So did anyone come close to the Rangers’ bid for Darvish, or not?

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Yesterday we heard that the Toronto Blue Jays came really close to the Rangers’ $51.7 million bid for Yu Darvish.  As the day wore on into night, however, multiple reports surfaced suggesting that, no, the Jays didn’t bid that high and that in fact no team came anywhere close to what the Rangers’ bid.

I’ll accept that, I suppose. But I also can’t help but wonder if it serves a team’s interest to say such a thing after the fact, even if it isn’t true.  Bid close and lose on a guy like Darvish and someone may accuse you of not having the guts to go the extra mile. Of miscalculating or something.  Put the word out there that you were nowhere near the Rangers’ bid, however, and maybe a narrative is created in which the Rangers clearly overbid and, my, aren’t we wise for not being so silly with our money.

I’m not married to that explanation. I can see that it may cut in a couple of different directions. I just think it’s always smart to be somewhat critical when multiple reports related to information we can’t possibly know from other sources comes out.  For every leak, there’s an agenda, even if it’s a small and benign one.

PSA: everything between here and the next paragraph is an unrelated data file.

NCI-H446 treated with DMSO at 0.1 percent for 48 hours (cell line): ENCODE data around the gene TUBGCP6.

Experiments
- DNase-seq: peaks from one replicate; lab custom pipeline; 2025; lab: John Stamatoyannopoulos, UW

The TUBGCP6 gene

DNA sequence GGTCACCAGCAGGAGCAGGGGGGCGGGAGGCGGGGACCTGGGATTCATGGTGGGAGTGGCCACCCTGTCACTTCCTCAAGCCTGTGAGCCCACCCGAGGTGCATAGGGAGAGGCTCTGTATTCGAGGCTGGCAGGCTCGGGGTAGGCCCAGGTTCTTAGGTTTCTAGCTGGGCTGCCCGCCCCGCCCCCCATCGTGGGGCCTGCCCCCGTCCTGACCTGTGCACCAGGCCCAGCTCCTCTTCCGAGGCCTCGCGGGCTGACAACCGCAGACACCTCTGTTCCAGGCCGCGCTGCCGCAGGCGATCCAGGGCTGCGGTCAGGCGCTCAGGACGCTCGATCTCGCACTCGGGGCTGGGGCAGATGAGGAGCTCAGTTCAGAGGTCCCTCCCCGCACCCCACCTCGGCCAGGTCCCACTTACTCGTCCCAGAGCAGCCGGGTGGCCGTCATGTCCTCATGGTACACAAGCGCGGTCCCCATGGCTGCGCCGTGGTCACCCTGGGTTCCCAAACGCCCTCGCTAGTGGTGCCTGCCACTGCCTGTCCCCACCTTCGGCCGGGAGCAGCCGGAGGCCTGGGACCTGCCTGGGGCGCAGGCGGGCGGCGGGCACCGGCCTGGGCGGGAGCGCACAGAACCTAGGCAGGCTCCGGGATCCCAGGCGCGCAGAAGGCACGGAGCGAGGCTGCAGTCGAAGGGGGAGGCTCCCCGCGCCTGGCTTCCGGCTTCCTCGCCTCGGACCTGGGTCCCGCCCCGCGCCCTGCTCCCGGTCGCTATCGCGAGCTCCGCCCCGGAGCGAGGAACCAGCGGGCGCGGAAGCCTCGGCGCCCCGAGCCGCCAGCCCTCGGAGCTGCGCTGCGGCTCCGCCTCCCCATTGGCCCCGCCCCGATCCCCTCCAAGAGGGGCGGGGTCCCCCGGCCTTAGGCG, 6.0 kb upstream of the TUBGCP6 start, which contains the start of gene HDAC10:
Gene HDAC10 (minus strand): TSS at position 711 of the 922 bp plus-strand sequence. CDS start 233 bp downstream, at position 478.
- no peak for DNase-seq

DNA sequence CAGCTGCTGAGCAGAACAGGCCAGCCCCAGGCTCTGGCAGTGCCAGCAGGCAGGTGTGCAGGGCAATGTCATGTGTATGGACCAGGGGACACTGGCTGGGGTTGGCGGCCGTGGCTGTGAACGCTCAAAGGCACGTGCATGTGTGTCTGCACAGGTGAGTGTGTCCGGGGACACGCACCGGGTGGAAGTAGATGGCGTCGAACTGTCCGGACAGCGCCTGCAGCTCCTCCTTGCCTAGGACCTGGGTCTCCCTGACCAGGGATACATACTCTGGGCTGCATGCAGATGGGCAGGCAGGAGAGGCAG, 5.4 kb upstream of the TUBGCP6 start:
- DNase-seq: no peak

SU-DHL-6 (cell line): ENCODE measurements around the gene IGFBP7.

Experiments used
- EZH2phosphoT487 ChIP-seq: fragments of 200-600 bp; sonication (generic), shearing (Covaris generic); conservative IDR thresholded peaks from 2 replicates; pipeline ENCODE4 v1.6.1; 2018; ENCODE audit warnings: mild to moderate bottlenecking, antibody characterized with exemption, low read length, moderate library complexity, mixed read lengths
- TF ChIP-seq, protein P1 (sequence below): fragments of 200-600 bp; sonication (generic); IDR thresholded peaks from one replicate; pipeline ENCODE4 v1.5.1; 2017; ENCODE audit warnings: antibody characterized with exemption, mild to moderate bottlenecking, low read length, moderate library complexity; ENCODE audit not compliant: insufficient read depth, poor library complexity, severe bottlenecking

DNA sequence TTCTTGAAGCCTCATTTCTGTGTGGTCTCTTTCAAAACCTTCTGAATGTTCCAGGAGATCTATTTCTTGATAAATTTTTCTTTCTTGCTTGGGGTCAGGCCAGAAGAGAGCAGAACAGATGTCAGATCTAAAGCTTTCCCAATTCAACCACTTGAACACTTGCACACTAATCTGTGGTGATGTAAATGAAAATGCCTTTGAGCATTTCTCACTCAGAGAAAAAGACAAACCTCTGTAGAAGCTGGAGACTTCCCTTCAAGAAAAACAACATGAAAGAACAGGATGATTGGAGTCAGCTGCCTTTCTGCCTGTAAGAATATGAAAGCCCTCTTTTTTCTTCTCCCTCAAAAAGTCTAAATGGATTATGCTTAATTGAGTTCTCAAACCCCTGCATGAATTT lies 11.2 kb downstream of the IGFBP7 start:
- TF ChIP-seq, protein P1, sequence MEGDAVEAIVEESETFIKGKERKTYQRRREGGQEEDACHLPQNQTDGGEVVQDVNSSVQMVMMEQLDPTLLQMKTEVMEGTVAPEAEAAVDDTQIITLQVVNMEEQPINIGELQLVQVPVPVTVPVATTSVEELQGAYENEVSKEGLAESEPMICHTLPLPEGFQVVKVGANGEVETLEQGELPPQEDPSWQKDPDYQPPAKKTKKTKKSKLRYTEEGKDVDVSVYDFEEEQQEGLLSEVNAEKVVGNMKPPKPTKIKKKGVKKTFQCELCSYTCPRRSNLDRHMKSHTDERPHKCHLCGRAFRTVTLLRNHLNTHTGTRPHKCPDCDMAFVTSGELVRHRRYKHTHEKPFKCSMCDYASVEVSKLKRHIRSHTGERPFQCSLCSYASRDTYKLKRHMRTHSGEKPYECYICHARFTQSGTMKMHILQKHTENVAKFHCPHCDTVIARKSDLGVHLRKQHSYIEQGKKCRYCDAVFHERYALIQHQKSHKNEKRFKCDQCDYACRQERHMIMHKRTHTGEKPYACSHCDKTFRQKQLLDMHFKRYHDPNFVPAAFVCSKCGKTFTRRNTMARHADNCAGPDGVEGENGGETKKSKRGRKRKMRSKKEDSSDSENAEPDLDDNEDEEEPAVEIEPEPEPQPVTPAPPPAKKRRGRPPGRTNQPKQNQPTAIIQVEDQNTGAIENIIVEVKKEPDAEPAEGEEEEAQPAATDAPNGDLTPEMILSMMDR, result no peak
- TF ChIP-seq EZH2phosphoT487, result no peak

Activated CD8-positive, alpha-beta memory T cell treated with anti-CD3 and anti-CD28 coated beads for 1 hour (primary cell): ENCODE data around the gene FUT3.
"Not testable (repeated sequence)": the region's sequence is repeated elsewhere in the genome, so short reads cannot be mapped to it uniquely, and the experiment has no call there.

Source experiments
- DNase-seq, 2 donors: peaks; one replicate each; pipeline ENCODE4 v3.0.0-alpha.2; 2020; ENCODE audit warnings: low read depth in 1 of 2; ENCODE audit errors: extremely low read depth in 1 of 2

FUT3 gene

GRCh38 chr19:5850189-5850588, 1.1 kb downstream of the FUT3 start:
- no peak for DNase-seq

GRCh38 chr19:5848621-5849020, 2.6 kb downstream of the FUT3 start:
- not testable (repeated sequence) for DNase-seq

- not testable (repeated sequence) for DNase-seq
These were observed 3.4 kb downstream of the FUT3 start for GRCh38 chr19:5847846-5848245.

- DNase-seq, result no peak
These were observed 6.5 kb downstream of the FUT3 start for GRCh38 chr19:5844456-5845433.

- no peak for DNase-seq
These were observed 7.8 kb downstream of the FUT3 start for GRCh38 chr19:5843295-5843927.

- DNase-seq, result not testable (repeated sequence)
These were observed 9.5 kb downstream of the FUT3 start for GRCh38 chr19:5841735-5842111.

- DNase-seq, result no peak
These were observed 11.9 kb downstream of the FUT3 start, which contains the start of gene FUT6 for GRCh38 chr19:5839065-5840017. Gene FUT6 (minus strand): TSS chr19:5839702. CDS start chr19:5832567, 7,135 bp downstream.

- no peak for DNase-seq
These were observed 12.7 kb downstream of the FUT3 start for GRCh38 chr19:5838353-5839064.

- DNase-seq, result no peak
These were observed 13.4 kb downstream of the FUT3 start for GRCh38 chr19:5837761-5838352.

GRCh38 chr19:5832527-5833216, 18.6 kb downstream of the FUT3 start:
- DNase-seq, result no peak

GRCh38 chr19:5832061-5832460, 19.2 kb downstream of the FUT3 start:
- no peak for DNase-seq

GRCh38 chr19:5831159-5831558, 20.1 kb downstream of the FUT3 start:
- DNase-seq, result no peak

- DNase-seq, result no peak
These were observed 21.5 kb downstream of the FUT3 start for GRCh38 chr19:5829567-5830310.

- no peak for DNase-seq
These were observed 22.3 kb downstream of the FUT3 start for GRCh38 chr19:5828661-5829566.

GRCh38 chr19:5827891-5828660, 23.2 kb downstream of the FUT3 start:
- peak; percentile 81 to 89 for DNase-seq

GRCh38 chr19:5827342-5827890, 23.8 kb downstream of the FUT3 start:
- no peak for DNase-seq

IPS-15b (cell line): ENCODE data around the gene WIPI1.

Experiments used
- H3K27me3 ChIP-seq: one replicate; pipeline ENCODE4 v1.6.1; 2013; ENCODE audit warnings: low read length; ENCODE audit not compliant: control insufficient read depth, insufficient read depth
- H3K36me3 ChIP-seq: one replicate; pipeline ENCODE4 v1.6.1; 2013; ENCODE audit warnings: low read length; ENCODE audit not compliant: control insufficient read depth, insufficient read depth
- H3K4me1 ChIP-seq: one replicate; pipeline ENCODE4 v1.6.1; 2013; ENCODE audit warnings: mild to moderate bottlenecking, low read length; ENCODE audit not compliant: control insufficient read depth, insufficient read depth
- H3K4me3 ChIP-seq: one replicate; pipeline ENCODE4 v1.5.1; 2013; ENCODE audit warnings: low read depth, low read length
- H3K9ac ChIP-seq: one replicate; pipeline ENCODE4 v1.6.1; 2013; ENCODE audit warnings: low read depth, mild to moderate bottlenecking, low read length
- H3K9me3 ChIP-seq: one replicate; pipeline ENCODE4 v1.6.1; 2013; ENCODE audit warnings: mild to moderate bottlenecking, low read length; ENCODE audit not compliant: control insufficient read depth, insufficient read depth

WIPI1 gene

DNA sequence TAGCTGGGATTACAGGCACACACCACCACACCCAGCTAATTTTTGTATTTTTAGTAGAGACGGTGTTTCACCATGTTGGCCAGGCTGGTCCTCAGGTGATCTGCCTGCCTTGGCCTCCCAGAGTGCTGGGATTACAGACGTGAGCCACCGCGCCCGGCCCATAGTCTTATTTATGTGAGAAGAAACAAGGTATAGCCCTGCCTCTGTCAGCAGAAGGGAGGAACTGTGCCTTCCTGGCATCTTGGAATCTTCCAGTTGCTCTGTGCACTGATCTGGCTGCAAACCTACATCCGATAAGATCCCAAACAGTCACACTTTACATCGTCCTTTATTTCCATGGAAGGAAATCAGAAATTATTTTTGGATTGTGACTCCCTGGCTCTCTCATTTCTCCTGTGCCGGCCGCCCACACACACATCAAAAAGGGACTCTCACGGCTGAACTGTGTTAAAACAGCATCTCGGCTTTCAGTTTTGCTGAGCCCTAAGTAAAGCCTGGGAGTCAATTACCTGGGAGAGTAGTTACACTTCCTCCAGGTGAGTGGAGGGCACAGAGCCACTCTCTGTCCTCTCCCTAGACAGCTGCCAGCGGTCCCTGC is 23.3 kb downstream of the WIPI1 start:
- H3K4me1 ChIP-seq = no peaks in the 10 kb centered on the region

Kyle Schwarber is “probably, arguably” in The Best Shape of His Life

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Joe Maddon just held his annual media availability here at the Winter Meetings. During the scrum he said that Kyle Schwarber “looked great the other day” at a Cubs community event and that . . . wait for it . . . “he’s in, probably, arguably in the best shape of his life.” Maddon went on to say that, if Schwarber looks good in spring training, he might even be the Cubs leadoff hitter in 2018.

Schwarber is only 24, but the former catcher turned outfielder is going to spend most of his career as a DH, with another team obviously, unless he shows the Cubs that he can be a regular defender. The Cubs would love to see him in better shape whether they keep him or shop him, and if it’s the latter, they’ll want to show potential trade partners that he can play defense so as not to limit his market. It’s in everyone’s interests for him to be lean, mean and a bit more flexible once spring training starts.

To that end, according to a recent report, Schwarber “has been on a mission this offseason to transform his body.” And now Maddon is playing up the BSOHL angle. Whether that’s salesmanship or not, all eyes are going to be on Schwarber come February.